In Sara’s opinion, the need to distance oneself from their Indian American identity by adopting Hindu American instead, is a misguided. They speculate that Indian Americans are much more rigid about sticking to their Indian roots. With that, comes a certain romanticized image of India. Perhaps this is a coping mechanism- a way to remain true to their Indian identities and to feel closer to home. Their reference point is the India they left when they immigrated to the US. However, that image they have is hardly the same as compared to what India is today. This also may result in a disconnect from the current political landscape in India. Indian Americans living in the US may not fully understand the nuances behind the BJP’s actions. What Hindu might mean to them is not what being Hindu means in India today.
Sara acknowledges that majority of Indian immigrants residing in the US are not Muslims. “However, we must understand that the reason why that happens is that Muslims in India are more likely to be of lower-income backgrounds and therefore cannot afford to immigrate”. Of course, this is no reason to discount them.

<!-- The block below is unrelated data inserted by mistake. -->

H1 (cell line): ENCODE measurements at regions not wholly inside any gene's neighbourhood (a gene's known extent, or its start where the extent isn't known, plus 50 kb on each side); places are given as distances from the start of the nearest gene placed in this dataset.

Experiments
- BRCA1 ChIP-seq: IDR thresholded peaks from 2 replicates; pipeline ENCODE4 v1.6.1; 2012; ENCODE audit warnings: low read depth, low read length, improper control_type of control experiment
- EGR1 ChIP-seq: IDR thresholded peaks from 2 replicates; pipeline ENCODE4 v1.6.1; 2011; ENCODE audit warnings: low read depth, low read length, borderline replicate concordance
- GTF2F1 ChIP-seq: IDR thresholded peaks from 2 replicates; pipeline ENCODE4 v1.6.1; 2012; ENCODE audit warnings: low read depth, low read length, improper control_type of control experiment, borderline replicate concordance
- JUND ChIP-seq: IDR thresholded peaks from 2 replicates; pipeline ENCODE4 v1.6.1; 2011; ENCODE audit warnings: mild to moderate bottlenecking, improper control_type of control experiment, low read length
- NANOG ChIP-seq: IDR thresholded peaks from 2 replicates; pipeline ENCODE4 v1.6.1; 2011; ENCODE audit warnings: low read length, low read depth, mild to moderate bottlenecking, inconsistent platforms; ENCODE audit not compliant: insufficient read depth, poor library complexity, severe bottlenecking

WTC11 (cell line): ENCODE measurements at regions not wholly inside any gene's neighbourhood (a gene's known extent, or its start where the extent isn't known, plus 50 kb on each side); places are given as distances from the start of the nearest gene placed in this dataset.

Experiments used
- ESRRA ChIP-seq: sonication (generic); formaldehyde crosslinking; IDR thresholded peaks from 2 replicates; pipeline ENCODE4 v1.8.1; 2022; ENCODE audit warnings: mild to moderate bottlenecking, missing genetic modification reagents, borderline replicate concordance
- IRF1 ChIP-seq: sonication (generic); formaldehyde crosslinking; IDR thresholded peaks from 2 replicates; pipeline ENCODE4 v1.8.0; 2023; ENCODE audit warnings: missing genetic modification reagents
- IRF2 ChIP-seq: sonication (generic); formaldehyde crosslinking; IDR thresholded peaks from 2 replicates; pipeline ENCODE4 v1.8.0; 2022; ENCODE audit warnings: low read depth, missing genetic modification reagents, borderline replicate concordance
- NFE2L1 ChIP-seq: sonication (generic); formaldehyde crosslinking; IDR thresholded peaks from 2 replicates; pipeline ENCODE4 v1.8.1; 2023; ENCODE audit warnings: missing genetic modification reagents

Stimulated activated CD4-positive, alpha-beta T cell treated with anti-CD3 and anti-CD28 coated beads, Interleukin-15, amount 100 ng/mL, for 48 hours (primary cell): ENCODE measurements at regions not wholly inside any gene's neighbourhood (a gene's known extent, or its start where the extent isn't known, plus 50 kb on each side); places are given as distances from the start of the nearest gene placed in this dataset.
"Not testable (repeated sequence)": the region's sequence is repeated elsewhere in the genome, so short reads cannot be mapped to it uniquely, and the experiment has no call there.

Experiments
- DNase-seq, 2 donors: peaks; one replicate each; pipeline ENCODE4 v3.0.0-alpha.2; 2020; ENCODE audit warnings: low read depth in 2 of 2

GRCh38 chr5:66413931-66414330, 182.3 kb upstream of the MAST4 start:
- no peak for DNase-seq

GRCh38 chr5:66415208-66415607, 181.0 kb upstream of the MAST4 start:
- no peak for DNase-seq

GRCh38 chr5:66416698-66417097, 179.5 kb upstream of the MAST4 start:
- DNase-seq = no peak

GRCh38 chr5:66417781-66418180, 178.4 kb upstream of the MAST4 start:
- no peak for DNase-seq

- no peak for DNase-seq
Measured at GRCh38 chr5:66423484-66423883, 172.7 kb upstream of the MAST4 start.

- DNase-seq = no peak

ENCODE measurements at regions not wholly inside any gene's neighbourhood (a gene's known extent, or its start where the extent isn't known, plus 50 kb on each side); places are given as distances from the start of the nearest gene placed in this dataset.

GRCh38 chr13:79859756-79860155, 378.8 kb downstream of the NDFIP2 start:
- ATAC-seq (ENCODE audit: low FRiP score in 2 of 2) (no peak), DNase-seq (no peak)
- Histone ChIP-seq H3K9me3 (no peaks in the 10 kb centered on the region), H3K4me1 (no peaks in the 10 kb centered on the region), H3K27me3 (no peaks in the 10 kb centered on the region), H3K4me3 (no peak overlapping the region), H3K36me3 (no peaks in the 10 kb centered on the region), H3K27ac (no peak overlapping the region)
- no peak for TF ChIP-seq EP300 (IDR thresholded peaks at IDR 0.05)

From a legal perspective, Sara went on to highlight how the words ‘secular’ and ‘socialism’ were added to the preamble of the Indian Constitution 20 years after the constitution was composed in the 1950s. Despite this, the Indian BJP government has taken an ‘originalist’ perspective as a way to justify their pro-Hindu, anti-Muslim/anti-minority tactics. Since those two words were never part of the original constitution, the BJP government claims they should not even be considered.
Overall, what Sara and I both felt was a misplaced sense of love and belonging that Indian Americans feel about India. While not a negative thing by any means, it tends to gloss over the deeper troubles India is currently facing with respect to their pro-nationalist and anti-secular government. Most importantly, Sara stated how important it is to check our privilege as Indian Americans in the first place. Re-branding ourselves as Hindu Americans is a defense tactic against a problem that pales in terms of severity when comparing it to the discrimination and danger that Muslims or lower-caste communities face within India.
This article is not to say that I or Sara are Hinduphobic. We are against Hinduism becoming synonymous with being an Indian immigrant in the United States. That is a very poor representation of what India itself is like internally, and is a form of oppression against those who struggle to attain basic rights in India’s current nationalist environment. If “Hindu American” were a term that was created in addition to the term “Indian American”, it would leave space for other religious identities that exist within India to also claim their nationhood and citizenry.